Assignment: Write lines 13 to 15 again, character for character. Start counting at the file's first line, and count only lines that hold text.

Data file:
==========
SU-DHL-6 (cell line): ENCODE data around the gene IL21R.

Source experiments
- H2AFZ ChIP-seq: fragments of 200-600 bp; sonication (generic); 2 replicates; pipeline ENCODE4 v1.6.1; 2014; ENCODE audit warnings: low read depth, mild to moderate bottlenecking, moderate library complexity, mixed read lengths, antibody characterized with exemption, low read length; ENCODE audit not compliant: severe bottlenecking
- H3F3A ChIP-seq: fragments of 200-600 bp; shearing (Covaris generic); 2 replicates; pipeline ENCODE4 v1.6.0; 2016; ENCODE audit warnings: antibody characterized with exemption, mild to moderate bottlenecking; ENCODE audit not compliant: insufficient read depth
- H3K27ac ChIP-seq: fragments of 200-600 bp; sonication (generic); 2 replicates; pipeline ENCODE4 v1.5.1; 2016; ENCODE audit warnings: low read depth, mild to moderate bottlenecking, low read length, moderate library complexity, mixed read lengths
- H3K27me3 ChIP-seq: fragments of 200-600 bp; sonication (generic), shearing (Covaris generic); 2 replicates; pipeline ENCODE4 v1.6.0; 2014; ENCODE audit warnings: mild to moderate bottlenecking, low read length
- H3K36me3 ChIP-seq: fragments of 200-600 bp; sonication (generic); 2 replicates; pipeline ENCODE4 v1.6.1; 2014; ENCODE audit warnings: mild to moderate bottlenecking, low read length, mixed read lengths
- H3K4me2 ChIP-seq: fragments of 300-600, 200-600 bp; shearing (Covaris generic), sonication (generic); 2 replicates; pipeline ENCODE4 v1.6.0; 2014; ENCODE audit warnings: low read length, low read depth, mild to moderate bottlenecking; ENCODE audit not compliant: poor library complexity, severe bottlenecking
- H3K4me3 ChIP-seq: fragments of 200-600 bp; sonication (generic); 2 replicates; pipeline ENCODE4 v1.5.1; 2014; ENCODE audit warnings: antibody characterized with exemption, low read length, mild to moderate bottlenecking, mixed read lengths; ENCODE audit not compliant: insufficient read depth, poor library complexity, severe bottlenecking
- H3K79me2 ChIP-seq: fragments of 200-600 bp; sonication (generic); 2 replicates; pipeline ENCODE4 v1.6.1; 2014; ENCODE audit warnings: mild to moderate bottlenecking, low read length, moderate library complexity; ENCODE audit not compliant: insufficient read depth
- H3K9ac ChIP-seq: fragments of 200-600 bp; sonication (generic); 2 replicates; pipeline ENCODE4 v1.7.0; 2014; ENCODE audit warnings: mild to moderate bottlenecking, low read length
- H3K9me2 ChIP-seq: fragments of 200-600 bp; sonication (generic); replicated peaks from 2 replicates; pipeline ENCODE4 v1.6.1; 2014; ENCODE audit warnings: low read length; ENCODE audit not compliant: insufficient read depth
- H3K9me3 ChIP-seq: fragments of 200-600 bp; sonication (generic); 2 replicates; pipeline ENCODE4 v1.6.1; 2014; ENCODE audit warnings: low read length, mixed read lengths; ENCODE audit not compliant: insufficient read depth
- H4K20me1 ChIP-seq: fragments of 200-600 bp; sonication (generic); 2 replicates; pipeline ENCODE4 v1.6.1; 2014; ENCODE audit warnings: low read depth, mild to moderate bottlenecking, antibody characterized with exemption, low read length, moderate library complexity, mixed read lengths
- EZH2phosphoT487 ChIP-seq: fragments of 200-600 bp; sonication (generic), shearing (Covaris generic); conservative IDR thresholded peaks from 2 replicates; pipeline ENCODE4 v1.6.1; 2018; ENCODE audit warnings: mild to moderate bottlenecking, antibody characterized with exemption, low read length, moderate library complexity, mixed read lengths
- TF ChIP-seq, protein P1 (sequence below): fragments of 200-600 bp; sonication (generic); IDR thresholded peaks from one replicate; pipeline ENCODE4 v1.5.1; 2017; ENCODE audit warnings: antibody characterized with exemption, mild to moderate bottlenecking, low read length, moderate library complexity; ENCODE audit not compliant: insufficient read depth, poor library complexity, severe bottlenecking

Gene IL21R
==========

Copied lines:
- H3K9me3 ChIP-seq: fragments of 200-600 bp; sonication (generic); 2 replicates; pipeline ENCODE4 v1.6.1; 2014; ENCODE audit warnings: low read length, mixed read lengths; ENCODE audit not compliant: insufficient read depth
- H4K20me1 ChIP-seq: fragments of 200-600 bp; sonication (generic); 2 replicates; pipeline ENCODE4 v1.6.1; 2014; ENCODE audit warnings: low read depth, mild to moderate bottlenecking, antibody characterized with exemption, low read length, moderate library complexity, mixed read lengths
- EZH2phosphoT487 ChIP-seq: fragments of 200-600 bp; sonication (generic), shearing (Covaris generic); conservative IDR thresholded peaks from 2 replicates; pipeline ENCODE4 v1.6.1; 2018; ENCODE audit warnings: mild to moderate bottlenecking, antibody characterized with exemption, low read length, moderate library complexity, mixed read lengths